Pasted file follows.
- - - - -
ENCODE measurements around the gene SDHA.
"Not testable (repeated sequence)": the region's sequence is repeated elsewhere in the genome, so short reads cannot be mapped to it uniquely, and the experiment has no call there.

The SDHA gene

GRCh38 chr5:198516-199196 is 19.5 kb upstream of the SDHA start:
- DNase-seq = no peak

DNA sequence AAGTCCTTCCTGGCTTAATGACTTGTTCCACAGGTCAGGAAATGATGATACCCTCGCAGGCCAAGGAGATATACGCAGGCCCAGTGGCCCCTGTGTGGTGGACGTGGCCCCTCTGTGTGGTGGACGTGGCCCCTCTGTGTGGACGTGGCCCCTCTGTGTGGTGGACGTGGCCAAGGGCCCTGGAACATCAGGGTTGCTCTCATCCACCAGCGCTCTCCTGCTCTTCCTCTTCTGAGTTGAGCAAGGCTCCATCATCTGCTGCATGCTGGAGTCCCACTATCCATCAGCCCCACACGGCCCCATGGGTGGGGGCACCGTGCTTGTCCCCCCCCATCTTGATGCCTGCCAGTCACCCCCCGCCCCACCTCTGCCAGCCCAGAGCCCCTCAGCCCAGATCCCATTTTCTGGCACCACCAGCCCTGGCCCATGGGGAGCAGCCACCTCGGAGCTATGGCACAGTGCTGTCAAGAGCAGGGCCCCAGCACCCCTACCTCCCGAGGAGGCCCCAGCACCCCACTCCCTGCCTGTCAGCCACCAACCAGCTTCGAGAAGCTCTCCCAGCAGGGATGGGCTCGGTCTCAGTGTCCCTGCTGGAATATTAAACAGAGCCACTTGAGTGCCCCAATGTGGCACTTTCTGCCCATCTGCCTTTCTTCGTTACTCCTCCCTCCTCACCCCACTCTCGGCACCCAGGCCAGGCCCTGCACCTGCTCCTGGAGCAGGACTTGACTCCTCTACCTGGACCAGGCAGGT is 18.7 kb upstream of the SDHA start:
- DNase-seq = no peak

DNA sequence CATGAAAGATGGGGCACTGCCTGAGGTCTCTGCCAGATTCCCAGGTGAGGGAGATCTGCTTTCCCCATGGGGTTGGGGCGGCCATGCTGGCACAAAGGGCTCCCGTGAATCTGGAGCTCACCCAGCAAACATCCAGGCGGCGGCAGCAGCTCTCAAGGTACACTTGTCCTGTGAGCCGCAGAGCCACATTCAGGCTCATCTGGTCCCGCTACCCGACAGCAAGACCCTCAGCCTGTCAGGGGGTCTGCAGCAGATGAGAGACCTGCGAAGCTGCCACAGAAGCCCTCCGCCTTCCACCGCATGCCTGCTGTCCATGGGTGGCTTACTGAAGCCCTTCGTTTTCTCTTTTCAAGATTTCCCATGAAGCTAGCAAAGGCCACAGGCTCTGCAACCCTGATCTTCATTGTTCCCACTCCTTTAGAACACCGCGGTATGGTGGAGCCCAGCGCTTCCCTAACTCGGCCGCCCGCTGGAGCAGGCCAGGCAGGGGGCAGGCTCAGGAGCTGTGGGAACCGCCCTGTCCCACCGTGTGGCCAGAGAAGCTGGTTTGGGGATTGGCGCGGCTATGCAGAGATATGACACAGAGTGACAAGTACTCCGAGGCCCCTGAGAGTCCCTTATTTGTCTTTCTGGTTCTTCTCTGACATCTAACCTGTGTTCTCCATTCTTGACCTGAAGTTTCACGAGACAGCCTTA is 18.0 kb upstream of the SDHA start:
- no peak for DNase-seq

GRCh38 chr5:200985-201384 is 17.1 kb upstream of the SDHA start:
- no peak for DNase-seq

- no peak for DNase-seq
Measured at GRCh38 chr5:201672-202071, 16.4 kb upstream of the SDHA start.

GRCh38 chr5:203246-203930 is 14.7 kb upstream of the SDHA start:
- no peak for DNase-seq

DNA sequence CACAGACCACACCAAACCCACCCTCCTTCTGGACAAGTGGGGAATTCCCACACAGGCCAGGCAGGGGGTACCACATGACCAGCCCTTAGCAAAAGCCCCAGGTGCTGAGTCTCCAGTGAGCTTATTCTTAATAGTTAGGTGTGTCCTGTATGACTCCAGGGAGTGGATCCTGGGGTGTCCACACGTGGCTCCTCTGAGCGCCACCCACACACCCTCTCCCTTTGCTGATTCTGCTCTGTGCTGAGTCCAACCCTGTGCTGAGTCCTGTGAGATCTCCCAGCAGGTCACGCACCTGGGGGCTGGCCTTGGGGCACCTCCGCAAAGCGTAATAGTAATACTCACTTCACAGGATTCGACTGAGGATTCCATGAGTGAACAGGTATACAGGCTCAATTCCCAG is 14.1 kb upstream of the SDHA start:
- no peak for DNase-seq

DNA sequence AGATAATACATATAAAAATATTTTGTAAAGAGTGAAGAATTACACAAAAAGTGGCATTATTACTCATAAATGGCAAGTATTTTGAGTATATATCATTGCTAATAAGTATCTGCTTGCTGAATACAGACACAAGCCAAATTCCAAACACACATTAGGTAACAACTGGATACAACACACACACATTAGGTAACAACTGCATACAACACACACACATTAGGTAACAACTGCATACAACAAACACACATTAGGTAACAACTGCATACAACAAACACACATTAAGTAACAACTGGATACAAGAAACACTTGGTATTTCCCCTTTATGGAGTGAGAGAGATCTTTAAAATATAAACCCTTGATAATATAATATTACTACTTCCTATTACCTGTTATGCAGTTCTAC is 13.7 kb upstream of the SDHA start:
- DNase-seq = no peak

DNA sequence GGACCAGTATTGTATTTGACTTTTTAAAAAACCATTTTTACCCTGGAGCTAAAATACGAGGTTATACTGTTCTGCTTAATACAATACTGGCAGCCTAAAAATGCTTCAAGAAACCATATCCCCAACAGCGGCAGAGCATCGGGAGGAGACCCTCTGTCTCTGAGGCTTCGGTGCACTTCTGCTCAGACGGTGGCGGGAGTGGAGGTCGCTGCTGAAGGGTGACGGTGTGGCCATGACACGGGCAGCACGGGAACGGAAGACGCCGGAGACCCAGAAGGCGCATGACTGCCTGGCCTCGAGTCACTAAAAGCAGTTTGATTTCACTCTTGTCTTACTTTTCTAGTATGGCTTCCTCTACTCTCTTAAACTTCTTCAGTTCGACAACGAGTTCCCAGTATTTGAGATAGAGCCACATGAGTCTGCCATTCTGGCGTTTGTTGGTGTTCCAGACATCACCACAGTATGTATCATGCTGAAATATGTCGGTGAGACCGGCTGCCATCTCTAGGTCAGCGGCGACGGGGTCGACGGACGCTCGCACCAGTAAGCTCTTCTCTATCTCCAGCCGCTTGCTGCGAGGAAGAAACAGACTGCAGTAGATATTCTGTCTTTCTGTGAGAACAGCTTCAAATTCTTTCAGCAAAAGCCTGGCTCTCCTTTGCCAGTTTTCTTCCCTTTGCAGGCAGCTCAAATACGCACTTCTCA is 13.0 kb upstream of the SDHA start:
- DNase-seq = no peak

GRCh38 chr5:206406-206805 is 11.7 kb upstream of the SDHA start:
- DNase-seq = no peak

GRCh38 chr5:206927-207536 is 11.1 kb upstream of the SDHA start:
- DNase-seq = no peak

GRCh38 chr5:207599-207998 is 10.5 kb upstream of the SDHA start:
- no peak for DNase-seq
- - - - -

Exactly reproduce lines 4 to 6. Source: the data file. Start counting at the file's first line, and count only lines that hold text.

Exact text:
GRCh38 chr5:198516-199196 is 19.5 kb upstream of the SDHA start:
- DNase-seq = no peak

DNA sequence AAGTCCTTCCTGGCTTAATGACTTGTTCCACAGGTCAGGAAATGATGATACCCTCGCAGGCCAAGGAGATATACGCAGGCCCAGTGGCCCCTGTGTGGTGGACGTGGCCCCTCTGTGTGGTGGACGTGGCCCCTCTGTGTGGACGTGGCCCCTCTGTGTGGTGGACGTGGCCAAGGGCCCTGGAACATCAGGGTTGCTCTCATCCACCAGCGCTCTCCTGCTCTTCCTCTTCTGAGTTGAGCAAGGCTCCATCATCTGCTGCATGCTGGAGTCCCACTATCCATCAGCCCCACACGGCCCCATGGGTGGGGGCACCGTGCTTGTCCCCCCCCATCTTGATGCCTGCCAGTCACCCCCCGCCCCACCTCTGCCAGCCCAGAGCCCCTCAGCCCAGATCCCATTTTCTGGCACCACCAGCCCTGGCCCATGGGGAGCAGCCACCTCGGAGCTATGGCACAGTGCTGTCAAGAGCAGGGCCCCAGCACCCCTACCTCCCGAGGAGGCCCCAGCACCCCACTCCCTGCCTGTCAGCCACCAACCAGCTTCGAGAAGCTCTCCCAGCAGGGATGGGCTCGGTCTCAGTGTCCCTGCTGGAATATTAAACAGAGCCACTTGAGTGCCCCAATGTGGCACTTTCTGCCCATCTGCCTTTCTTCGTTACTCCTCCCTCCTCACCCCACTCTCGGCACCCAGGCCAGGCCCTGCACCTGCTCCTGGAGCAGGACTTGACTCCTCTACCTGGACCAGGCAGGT is 18.7 kb upstream of the SDHA start: